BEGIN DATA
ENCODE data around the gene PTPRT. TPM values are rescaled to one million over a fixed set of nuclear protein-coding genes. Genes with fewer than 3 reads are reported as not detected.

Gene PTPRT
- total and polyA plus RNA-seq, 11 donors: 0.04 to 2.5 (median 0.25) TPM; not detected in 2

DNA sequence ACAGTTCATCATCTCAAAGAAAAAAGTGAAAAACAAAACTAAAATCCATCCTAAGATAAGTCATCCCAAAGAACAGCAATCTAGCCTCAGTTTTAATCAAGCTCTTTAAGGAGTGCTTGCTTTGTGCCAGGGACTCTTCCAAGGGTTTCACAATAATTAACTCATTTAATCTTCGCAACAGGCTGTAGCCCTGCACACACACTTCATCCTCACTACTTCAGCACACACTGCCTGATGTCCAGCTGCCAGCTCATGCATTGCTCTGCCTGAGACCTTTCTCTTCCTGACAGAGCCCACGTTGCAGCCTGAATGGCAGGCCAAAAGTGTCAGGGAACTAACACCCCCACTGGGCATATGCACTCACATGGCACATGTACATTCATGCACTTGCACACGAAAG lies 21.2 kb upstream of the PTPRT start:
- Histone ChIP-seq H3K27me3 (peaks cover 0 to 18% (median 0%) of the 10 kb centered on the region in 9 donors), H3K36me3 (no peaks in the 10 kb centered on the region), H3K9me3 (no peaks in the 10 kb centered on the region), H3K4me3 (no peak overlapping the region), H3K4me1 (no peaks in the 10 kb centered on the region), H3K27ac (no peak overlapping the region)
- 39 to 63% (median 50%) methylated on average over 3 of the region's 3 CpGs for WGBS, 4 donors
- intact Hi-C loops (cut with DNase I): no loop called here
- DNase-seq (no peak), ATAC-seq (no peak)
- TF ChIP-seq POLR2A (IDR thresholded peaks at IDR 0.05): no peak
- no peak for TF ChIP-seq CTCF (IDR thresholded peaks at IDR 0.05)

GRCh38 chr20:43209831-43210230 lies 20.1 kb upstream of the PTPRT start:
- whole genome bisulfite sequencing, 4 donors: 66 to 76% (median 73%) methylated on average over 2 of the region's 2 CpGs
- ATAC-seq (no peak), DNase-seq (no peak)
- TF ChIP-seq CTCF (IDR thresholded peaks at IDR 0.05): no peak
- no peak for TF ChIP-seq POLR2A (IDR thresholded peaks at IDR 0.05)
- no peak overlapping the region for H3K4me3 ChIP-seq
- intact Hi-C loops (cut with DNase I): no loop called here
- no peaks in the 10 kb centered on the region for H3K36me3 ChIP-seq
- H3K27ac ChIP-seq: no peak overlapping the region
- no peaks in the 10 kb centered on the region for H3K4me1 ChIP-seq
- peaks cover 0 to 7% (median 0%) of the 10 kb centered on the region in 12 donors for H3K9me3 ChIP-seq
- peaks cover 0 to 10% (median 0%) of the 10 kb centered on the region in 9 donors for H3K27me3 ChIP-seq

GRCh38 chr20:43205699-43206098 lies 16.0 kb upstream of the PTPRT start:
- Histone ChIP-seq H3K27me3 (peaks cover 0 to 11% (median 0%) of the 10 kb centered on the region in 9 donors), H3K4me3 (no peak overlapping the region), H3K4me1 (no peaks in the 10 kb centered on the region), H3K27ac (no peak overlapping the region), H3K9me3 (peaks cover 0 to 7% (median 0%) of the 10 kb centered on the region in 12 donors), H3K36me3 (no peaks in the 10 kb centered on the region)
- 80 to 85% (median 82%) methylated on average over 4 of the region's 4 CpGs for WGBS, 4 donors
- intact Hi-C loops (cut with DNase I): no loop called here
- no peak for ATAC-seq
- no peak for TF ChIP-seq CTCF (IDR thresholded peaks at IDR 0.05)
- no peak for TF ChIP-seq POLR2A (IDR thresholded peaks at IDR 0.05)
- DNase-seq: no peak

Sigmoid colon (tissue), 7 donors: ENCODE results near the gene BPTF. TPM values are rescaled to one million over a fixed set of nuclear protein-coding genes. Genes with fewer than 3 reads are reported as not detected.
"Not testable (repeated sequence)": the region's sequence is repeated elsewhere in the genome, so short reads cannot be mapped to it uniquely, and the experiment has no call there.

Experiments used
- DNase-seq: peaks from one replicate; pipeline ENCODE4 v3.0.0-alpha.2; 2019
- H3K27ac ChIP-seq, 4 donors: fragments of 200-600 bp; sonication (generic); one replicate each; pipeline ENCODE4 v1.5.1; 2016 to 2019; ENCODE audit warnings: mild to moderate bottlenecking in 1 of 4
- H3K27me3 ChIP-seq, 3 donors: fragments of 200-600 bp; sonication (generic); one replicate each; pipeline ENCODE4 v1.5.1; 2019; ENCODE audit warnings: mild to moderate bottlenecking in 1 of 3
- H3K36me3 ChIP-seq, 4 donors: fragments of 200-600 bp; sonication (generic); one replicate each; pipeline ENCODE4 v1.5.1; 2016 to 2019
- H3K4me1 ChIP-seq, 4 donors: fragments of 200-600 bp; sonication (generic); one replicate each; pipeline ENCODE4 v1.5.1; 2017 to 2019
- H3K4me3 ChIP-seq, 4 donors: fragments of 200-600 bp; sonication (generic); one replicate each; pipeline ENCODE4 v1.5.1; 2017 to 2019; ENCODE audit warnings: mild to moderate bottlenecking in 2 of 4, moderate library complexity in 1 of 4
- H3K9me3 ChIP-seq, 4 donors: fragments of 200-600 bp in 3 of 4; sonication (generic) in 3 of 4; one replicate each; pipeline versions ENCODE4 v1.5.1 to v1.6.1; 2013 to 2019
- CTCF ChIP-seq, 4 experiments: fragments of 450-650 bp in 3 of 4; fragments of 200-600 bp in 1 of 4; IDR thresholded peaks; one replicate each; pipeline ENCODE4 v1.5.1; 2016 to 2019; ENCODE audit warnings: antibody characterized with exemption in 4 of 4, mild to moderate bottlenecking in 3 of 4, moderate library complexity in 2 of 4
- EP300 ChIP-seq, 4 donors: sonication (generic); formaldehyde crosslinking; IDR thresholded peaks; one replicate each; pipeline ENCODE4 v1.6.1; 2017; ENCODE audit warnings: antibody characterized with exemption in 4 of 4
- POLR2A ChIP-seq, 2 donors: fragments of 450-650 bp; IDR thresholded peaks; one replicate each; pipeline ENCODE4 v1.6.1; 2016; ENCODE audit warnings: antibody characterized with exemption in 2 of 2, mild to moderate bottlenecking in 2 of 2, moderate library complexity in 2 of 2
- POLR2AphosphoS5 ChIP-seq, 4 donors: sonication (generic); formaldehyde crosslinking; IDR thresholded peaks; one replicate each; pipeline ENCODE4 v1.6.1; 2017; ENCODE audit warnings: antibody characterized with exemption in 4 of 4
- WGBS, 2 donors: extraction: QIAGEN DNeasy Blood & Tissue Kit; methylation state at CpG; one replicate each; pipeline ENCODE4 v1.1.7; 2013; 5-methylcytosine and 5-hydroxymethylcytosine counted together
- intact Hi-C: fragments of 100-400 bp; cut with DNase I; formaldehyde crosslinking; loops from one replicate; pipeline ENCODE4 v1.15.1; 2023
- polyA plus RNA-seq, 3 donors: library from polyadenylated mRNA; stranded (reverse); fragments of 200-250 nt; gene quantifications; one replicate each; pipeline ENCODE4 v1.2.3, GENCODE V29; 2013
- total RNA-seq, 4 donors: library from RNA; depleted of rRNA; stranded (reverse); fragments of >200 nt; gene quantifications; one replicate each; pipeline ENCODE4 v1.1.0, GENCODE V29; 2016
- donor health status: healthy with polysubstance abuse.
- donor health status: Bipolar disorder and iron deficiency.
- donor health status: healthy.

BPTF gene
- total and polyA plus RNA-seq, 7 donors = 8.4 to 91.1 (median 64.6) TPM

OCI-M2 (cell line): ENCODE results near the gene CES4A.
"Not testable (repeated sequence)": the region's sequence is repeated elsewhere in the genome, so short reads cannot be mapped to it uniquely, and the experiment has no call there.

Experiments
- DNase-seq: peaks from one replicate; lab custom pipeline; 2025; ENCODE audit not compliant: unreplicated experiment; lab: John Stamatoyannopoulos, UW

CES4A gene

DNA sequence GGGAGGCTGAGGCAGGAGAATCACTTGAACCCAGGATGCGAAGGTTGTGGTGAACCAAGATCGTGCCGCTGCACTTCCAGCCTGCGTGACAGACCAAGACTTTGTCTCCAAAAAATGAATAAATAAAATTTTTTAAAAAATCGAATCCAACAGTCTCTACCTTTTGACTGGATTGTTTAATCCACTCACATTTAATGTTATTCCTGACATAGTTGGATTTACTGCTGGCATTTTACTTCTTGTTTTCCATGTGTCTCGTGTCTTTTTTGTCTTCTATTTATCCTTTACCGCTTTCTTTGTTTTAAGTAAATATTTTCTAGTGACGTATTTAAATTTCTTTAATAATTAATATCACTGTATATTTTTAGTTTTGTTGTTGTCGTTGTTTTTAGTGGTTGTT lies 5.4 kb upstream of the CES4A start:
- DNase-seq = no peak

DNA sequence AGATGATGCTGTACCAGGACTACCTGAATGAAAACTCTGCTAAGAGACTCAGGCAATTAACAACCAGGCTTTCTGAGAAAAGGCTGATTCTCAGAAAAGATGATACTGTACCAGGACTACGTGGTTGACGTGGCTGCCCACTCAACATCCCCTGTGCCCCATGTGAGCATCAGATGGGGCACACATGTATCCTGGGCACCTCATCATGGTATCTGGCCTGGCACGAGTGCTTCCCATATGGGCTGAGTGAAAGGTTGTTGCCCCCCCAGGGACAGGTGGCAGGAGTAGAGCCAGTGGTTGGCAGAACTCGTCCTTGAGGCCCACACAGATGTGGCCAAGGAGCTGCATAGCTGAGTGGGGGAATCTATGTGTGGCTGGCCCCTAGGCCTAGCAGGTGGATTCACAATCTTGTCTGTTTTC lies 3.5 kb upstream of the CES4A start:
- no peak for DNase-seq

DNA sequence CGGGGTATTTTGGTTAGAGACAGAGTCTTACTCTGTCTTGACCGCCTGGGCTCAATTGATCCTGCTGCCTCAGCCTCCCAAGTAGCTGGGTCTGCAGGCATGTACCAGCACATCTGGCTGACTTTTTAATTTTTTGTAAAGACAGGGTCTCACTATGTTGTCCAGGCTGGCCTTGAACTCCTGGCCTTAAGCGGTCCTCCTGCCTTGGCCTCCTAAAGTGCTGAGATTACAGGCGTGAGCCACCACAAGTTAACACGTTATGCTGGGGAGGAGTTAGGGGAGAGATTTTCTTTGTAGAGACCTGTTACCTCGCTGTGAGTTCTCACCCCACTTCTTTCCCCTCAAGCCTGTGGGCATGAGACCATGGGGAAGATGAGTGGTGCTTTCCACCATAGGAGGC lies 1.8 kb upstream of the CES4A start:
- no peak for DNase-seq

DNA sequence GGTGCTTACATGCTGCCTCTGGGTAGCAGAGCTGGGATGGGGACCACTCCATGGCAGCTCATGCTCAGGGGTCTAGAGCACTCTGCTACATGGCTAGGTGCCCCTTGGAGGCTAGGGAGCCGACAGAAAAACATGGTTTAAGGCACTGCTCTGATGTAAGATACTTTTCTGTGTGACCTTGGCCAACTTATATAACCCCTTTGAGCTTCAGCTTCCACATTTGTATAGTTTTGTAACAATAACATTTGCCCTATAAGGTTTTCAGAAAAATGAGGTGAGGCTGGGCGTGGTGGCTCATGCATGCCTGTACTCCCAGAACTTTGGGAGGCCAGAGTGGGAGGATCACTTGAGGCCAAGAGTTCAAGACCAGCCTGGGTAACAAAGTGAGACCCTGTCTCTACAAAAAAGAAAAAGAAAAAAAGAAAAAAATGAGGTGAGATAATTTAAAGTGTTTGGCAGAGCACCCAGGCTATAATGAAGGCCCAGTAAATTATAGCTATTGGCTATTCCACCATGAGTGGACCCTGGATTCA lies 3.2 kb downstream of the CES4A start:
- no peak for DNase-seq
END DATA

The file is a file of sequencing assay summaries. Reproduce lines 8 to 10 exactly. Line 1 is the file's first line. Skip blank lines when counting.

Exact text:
- DNase-seq (no peak), ATAC-seq (no peak)
- TF ChIP-seq POLR2A (IDR thresholded peaks at IDR 0.05): no peak
- no peak for TF ChIP-seq CTCF (IDR thresholded peaks at IDR 0.05)